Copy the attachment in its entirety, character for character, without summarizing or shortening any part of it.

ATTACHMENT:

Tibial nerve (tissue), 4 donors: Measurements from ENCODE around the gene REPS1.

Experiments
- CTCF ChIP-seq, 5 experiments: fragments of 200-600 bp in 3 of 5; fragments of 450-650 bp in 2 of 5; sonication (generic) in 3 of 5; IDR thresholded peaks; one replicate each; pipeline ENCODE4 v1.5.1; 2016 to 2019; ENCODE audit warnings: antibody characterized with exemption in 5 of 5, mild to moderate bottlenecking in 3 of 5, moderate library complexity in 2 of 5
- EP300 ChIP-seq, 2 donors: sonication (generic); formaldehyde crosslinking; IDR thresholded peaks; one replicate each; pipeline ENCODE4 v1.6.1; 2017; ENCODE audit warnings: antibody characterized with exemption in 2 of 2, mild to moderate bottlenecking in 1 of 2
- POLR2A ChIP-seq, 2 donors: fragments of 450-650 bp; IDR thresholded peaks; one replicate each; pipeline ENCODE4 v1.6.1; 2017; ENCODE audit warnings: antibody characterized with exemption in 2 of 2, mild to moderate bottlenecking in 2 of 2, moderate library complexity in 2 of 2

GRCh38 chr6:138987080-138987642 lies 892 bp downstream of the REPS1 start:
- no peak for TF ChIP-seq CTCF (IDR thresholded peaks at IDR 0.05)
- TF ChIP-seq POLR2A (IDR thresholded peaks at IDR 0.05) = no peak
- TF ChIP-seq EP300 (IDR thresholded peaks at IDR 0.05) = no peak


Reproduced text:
Tibial nerve (tissue), 4 donors: Measurements from ENCODE around the gene REPS1.

Experiments
- CTCF ChIP-seq, 5 experiments: fragments of 200-600 bp in 3 of 5; fragments of 450-650 bp in 2 of 5; sonication (generic) in 3 of 5; IDR thresholded peaks; one replicate each; pipeline ENCODE4 v1.5.1; 2016 to 2019; ENCODE audit warnings: antibody characterized with exemption in 5 of 5, mild to moderate bottlenecking in 3 of 5, moderate library complexity in 2 of 5
- EP300 ChIP-seq, 2 donors: sonication (generic); formaldehyde crosslinking; IDR thresholded peaks; one replicate each; pipeline ENCODE4 v1.6.1; 2017; ENCODE audit warnings: antibody characterized with exemption in 2 of 2, mild to moderate bottlenecking in 1 of 2
- POLR2A ChIP-seq, 2 donors: fragments of 450-650 bp; IDR thresholded peaks; one replicate each; pipeline ENCODE4 v1.6.1; 2017; ENCODE audit warnings: antibody characterized with exemption in 2 of 2, mild to moderate bottlenecking in 2 of 2, moderate library complexity in 2 of 2

GRCh38 chr6:138987080-138987642 lies 892 bp downstream of the REPS1 start:
- no peak for TF ChIP-seq CTCF (IDR thresholded peaks at IDR 0.05)
- TF ChIP-seq POLR2A (IDR thresholded peaks at IDR 0.05) = no peak
- TF ChIP-seq EP300 (IDR thresholded peaks at IDR 0.05) = no peak